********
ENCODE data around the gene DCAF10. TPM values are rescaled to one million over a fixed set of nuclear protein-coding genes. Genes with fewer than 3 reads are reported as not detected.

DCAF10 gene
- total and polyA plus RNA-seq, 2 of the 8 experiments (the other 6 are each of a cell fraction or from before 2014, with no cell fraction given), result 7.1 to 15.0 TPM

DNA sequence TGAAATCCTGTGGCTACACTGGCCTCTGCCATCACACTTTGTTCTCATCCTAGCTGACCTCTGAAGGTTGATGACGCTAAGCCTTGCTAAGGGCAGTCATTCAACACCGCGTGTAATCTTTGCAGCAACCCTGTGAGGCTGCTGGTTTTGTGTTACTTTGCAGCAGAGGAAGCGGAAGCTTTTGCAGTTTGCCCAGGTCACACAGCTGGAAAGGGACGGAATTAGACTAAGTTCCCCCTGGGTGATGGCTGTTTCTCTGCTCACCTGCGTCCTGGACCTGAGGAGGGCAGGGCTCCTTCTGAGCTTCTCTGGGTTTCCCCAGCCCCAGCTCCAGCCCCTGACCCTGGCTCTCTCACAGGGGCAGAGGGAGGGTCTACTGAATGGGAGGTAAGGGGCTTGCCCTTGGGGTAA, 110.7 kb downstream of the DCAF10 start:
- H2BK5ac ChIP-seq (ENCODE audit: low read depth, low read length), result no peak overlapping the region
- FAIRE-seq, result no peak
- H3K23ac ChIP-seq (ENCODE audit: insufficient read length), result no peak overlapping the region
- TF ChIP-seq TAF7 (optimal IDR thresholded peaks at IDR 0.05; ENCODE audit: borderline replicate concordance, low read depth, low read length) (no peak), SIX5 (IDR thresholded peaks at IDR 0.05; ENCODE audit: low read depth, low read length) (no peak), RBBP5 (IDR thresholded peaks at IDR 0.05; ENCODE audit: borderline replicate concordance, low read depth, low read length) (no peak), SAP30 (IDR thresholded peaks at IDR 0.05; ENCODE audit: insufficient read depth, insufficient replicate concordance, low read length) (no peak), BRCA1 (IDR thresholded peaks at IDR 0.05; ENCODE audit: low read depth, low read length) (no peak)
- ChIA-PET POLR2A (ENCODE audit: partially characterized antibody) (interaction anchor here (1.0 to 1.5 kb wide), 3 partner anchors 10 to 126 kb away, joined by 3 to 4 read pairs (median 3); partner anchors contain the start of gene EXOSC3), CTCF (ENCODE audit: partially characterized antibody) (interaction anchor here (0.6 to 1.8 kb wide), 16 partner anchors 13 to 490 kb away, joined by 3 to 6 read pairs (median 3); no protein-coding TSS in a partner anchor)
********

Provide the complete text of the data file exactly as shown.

ENCODE data around the gene DCAF10. TPM values are rescaled to one million over a fixed set of nuclear protein-coding genes. Genes with fewer than 3 reads are reported as not detected.

DCAF10 gene
- total and polyA plus RNA-seq, 2 of the 8 experiments (the other 6 are each of a cell fraction or from before 2014, with no cell fraction given), result 7.1 to 15.0 TPM

DNA sequence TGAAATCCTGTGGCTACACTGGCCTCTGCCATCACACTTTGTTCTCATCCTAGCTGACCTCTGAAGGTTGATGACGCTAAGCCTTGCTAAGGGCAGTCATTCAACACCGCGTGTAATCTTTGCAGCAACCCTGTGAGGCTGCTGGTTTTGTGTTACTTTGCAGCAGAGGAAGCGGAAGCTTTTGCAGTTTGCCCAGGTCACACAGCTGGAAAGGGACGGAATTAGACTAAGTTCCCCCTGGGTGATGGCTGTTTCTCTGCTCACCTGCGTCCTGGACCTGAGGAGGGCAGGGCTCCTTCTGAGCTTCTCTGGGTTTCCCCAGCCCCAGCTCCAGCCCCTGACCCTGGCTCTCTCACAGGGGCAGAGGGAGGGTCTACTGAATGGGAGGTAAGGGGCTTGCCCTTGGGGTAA, 110.7 kb downstream of the DCAF10 start:
- H2BK5ac ChIP-seq (ENCODE audit: low read depth, low read length), result no peak overlapping the region
- FAIRE-seq, result no peak
- H3K23ac ChIP-seq (ENCODE audit: insufficient read length), result no peak overlapping the region
- TF ChIP-seq TAF7 (optimal IDR thresholded peaks at IDR 0.05; ENCODE audit: borderline replicate concordance, low read depth, low read length) (no peak), SIX5 (IDR thresholded peaks at IDR 0.05; ENCODE audit: low read depth, low read length) (no peak), RBBP5 (IDR thresholded peaks at IDR 0.05; ENCODE audit: borderline replicate concordance, low read depth, low read length) (no peak), SAP30 (IDR thresholded peaks at IDR 0.05; ENCODE audit: insufficient read depth, insufficient replicate concordance, low read length) (no peak), BRCA1 (IDR thresholded peaks at IDR 0.05; ENCODE audit: low read depth, low read length) (no peak)
- ChIA-PET POLR2A (ENCODE audit: partially characterized antibody) (interaction anchor here (1.0 to 1.5 kb wide), 3 partner anchors 10 to 126 kb away, joined by 3 to 4 read pairs (median 3); partner anchors contain the start of gene EXOSC3), CTCF (ENCODE audit: partially characterized antibody) (interaction anchor here (0.6 to 1.8 kb wide), 16 partner anchors 13 to 490 kb away, joined by 3 to 6 read pairs (median 3); no protein-coding TSS in a partner anchor)